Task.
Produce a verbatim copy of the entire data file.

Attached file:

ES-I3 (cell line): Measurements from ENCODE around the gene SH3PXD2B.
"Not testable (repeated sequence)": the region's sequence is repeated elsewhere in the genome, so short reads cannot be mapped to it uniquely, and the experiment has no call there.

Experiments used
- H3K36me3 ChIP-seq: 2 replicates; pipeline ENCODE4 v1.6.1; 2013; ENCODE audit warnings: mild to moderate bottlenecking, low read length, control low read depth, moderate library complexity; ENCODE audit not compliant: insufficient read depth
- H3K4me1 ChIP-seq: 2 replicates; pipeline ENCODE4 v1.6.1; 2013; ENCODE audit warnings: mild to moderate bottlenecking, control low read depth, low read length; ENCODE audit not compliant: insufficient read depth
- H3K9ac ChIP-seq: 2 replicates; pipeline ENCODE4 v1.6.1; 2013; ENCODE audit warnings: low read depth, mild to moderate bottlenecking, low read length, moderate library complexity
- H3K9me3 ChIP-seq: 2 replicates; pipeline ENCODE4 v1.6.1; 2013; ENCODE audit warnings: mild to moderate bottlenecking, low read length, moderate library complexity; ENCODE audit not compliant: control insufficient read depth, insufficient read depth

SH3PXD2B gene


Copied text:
ES-I3 (cell line): Measurements from ENCODE around the gene SH3PXD2B.
"Not testable (repeated sequence)": the region's sequence is repeated elsewhere in the genome, so short reads cannot be mapped to it uniquely, and the experiment has no call there.

Experiments used
- H3K36me3 ChIP-seq: 2 replicates; pipeline ENCODE4 v1.6.1; 2013; ENCODE audit warnings: mild to moderate bottlenecking, low read length, control low read depth, moderate library complexity; ENCODE audit not compliant: insufficient read depth
- H3K4me1 ChIP-seq: 2 replicates; pipeline ENCODE4 v1.6.1; 2013; ENCODE audit warnings: mild to moderate bottlenecking, control low read depth, low read length; ENCODE audit not compliant: insufficient read depth
- H3K9ac ChIP-seq: 2 replicates; pipeline ENCODE4 v1.6.1; 2013; ENCODE audit warnings: low read depth, mild to moderate bottlenecking, low read length, moderate library complexity
- H3K9me3 ChIP-seq: 2 replicates; pipeline ENCODE4 v1.6.1; 2013; ENCODE audit warnings: mild to moderate bottlenecking, low read length, moderate library complexity; ENCODE audit not compliant: control insufficient read depth, insufficient read depth

SH3PXD2B gene